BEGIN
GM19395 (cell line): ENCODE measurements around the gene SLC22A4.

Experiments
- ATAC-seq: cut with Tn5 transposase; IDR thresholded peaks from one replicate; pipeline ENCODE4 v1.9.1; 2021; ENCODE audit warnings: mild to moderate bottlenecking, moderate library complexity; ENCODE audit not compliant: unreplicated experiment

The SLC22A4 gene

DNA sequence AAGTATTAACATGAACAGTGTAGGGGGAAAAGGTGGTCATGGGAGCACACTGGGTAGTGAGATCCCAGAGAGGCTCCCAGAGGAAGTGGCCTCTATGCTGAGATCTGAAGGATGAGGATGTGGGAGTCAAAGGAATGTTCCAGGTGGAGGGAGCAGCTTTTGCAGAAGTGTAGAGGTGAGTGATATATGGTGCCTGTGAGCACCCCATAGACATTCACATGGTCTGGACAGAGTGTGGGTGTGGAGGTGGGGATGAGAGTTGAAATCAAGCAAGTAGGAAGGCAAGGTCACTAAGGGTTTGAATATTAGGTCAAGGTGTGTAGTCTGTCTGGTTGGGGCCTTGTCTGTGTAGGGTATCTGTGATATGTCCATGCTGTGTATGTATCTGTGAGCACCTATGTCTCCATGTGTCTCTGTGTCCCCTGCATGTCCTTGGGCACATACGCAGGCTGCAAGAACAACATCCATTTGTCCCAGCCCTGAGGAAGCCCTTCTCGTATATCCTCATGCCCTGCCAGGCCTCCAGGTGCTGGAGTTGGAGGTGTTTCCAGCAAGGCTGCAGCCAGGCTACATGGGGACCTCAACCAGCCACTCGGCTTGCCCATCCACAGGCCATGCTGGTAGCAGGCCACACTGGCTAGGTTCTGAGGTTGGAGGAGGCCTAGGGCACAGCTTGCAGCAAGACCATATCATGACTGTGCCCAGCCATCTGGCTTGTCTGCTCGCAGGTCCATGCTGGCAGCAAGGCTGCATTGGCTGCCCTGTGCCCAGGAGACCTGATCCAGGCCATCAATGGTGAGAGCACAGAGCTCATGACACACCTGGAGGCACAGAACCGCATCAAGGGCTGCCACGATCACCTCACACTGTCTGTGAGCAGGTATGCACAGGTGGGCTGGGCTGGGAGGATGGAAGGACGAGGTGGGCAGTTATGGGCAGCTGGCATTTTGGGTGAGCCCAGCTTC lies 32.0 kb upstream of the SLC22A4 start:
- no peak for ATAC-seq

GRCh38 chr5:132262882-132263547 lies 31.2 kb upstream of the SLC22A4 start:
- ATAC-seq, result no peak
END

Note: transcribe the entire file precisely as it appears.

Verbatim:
GM19395 (cell line): ENCODE measurements around the gene SLC22A4.

Experiments
- ATAC-seq: cut with Tn5 transposase; IDR thresholded peaks from one replicate; pipeline ENCODE4 v1.9.1; 2021; ENCODE audit warnings: mild to moderate bottlenecking, moderate library complexity; ENCODE audit not compliant: unreplicated experiment

The SLC22A4 gene

DNA sequence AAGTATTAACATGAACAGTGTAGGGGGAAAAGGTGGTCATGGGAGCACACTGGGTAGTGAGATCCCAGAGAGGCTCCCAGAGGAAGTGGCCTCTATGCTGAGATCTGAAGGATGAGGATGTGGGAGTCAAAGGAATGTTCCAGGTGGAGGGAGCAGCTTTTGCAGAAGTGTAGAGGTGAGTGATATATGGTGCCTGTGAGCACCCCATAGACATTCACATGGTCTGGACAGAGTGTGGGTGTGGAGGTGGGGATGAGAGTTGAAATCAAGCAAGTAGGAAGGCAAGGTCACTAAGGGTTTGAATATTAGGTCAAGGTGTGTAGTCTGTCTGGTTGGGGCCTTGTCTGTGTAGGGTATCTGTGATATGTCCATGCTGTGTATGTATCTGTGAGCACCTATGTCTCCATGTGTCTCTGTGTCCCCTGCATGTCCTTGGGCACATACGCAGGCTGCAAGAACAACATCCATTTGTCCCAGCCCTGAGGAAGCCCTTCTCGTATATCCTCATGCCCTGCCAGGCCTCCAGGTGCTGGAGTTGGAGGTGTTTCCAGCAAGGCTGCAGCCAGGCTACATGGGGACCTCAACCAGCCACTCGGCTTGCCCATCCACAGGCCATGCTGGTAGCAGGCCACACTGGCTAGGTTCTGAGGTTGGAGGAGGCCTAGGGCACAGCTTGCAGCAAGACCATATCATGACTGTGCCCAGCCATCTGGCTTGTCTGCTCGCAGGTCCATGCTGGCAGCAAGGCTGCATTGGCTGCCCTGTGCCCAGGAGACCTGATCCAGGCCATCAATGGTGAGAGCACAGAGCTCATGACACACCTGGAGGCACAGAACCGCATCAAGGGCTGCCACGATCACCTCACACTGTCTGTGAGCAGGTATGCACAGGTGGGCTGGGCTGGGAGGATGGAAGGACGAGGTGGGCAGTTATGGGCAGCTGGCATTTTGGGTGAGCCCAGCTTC lies 32.0 kb upstream of the SLC22A4 start:
- no peak for ATAC-seq

GRCh38 chr5:132262882-132263547 lies 31.2 kb upstream of the SLC22A4 start:
- ATAC-seq, result no peak